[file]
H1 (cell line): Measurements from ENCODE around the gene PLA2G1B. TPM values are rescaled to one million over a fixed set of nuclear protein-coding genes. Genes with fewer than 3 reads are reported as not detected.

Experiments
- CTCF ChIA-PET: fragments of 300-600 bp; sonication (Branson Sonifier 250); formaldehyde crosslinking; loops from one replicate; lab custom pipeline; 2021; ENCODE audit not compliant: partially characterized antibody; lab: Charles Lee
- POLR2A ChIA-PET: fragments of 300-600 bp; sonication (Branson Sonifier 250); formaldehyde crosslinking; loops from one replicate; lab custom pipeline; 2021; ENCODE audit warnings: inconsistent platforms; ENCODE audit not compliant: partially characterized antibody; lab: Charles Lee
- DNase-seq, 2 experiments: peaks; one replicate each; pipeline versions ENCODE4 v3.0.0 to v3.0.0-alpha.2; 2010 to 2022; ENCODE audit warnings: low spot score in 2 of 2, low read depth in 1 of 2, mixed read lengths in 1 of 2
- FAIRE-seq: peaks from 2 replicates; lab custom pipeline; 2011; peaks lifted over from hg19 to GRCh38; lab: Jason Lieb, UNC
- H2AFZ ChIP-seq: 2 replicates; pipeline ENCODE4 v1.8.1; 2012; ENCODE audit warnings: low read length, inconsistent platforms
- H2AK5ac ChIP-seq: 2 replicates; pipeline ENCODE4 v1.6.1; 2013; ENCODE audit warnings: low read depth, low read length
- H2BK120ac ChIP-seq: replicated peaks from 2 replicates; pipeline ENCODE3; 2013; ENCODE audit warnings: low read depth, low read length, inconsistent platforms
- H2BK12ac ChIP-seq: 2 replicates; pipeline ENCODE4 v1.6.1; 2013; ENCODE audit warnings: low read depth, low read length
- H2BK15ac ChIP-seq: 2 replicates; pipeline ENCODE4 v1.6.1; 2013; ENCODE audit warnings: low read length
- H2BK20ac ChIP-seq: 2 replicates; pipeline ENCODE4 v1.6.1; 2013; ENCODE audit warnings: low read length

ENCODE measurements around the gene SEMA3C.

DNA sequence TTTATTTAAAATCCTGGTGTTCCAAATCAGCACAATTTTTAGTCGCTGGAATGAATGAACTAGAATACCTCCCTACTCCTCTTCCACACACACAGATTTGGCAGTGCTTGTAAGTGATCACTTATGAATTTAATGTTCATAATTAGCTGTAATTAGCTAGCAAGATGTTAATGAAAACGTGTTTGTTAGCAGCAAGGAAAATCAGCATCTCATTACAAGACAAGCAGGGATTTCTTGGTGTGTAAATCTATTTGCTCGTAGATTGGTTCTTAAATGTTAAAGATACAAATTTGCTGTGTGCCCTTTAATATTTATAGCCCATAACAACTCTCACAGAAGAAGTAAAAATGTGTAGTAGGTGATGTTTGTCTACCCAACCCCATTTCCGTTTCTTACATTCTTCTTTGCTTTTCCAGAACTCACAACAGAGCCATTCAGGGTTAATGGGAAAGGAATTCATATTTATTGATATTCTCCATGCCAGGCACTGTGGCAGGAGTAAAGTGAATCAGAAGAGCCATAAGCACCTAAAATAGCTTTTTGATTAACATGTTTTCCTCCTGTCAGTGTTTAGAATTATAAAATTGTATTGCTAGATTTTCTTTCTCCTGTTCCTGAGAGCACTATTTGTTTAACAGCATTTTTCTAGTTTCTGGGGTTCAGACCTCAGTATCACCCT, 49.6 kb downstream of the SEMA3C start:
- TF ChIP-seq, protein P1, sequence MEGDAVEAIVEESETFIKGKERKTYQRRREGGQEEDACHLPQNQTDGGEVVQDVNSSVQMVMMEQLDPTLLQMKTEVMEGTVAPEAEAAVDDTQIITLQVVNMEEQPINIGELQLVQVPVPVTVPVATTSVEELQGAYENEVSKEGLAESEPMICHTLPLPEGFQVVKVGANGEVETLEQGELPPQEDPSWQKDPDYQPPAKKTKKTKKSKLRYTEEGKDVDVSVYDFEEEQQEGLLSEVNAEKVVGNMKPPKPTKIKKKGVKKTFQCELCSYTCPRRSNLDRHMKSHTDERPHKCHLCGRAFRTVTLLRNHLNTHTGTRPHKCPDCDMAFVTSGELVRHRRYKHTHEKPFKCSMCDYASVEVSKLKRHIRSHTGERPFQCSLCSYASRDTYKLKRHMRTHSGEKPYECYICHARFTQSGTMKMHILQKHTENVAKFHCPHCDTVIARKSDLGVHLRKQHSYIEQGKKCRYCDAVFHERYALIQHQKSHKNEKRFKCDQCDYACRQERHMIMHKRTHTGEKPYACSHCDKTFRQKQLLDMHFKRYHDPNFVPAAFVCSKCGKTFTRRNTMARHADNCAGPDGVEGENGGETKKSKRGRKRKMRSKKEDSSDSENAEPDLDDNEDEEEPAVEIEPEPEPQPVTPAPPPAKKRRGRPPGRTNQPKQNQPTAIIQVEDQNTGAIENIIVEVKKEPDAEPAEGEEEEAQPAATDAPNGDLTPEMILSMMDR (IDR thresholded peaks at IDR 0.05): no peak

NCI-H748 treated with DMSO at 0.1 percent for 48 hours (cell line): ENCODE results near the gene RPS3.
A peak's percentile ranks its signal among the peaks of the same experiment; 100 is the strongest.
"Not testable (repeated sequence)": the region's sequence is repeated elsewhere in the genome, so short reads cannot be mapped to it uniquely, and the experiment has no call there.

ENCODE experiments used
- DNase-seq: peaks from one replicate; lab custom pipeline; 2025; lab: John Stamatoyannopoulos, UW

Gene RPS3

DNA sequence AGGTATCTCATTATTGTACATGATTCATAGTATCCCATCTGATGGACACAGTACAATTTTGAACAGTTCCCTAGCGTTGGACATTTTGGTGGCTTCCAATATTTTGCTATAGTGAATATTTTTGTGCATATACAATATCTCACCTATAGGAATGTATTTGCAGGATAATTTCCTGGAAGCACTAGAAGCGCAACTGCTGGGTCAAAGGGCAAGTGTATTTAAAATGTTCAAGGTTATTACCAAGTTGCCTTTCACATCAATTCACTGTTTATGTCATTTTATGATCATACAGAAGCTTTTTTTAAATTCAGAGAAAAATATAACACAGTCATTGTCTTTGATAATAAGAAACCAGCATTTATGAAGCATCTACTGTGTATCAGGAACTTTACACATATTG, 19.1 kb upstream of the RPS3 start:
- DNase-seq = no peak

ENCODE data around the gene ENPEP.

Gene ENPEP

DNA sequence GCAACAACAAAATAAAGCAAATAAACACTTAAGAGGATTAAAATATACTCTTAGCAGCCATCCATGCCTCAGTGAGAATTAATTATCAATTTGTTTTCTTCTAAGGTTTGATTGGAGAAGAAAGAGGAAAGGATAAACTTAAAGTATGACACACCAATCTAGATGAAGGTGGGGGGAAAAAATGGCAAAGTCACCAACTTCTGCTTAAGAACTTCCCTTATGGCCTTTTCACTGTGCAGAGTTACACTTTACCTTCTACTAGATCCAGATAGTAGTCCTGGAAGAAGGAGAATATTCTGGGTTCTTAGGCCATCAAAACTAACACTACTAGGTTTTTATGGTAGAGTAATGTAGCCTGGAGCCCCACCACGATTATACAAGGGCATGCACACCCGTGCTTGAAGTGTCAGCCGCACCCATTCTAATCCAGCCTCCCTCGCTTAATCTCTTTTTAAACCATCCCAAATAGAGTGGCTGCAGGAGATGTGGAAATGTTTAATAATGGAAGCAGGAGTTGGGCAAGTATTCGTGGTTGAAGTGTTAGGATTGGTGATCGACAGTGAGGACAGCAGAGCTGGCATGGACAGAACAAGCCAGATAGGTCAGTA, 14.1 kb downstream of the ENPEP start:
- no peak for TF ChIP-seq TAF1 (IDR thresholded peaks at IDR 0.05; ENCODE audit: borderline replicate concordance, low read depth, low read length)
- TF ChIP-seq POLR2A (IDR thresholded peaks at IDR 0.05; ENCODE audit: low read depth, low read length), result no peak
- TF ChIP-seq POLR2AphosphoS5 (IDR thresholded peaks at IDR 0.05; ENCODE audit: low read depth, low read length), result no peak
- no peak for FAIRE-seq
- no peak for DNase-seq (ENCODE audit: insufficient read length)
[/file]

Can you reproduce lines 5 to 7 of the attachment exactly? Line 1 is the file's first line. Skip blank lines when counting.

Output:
- DNase-seq, 2 experiments: peaks; one replicate each; pipeline versions ENCODE4 v3.0.0 to v3.0.0-alpha.2; 2010 to 2022; ENCODE audit warnings: low spot score in 2 of 2, low read depth in 1 of 2, mixed read lengths in 1 of 2
- FAIRE-seq: peaks from 2 replicates; lab custom pipeline; 2011; peaks lifted over from hg19 to GRCh38; lab: Jason Lieb, UNC
- H2AFZ ChIP-seq: 2 replicates; pipeline ENCODE4 v1.8.1; 2012; ENCODE audit warnings: low read length, inconsistent platforms